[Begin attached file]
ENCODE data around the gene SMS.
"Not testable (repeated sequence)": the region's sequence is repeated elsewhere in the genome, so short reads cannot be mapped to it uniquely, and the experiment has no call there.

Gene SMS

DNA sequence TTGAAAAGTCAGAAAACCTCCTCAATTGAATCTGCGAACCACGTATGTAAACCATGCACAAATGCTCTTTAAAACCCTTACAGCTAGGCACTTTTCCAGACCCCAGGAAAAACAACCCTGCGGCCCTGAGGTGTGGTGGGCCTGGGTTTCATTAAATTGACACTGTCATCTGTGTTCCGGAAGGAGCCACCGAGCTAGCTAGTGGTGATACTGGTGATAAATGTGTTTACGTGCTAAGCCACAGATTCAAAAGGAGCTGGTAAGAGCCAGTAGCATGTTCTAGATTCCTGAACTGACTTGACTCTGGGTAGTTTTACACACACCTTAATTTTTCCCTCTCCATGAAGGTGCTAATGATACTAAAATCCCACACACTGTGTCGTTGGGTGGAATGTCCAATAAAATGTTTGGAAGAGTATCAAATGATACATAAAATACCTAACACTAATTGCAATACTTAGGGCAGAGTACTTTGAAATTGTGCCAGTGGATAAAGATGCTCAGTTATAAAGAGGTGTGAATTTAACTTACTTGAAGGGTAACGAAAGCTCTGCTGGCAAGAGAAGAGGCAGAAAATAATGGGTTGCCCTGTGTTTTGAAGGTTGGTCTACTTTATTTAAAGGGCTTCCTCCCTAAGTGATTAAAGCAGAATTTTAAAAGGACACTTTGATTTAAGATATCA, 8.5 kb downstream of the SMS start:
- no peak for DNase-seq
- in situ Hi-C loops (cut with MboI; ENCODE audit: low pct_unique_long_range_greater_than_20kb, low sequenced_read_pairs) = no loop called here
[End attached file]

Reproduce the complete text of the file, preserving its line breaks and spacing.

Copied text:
ENCODE data around the gene SMS.
"Not testable (repeated sequence)": the region's sequence is repeated elsewhere in the genome, so short reads cannot be mapped to it uniquely, and the experiment has no call there.

Gene SMS

DNA sequence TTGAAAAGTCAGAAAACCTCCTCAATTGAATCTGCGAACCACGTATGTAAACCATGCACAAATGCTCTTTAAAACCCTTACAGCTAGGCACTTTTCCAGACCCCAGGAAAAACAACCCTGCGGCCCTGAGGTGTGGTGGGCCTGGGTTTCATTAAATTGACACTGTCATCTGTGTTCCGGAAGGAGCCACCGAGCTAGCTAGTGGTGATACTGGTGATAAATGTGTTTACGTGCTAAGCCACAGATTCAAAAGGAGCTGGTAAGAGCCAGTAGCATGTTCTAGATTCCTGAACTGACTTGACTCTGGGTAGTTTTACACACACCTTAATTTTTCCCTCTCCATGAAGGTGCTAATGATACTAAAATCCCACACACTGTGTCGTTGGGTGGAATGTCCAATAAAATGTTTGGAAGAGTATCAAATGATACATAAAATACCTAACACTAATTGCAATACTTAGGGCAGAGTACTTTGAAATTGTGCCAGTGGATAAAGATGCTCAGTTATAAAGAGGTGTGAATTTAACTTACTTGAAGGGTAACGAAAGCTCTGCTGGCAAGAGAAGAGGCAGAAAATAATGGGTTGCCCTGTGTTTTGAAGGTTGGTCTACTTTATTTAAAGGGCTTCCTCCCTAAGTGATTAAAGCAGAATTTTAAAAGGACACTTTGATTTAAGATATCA, 8.5 kb downstream of the SMS start:
- no peak for DNase-seq
- in situ Hi-C loops (cut with MboI; ENCODE audit: low pct_unique_long_range_greater_than_20kb, low sequenced_read_pairs) = no loop called here